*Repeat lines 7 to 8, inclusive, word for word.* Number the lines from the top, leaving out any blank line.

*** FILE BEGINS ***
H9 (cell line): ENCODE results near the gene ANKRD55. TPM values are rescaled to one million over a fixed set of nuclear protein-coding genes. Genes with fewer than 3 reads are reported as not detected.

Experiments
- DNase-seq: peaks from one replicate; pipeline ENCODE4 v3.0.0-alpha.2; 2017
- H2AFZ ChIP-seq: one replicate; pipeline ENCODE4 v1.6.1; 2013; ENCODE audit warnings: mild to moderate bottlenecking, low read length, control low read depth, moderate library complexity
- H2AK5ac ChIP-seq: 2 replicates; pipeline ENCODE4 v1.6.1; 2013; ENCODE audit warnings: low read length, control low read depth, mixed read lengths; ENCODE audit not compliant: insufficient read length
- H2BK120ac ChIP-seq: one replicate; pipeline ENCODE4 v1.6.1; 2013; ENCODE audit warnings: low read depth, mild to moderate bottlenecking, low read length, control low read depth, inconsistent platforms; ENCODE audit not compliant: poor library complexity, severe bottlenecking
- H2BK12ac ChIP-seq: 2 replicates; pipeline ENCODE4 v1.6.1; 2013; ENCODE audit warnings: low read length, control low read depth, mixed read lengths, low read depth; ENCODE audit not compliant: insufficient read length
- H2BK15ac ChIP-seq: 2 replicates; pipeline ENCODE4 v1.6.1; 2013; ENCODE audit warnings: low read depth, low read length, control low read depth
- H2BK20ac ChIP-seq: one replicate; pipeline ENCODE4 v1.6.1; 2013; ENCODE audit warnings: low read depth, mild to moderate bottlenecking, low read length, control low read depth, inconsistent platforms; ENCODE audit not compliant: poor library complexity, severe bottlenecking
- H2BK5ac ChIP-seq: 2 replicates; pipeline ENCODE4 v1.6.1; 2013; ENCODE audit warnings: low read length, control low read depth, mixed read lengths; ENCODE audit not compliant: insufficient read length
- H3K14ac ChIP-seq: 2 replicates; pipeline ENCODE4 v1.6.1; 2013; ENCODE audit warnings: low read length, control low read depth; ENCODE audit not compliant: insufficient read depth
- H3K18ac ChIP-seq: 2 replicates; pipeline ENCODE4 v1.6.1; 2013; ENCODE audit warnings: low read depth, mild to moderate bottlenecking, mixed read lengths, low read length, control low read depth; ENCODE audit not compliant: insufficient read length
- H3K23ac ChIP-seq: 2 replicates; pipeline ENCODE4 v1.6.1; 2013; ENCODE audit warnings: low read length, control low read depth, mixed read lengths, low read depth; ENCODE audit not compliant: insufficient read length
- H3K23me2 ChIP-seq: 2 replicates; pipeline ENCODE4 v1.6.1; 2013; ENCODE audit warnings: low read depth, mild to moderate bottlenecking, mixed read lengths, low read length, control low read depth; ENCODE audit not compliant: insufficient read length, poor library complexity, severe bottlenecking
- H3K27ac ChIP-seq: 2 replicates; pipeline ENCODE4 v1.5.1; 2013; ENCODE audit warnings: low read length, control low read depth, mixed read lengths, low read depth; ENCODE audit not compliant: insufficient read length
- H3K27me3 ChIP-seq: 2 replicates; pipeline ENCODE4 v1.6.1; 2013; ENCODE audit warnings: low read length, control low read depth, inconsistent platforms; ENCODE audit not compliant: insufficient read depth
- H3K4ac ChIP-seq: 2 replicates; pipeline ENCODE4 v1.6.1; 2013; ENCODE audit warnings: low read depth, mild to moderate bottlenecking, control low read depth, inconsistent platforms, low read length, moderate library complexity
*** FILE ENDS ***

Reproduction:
- H2BK12ac ChIP-seq: 2 replicates; pipeline ENCODE4 v1.6.1; 2013; ENCODE audit warnings: low read length, control low read depth, mixed read lengths, low read depth; ENCODE audit not compliant: insufficient read length
- H2BK15ac ChIP-seq: 2 replicates; pipeline ENCODE4 v1.6.1; 2013; ENCODE audit warnings: low read depth, low read length, control low read depth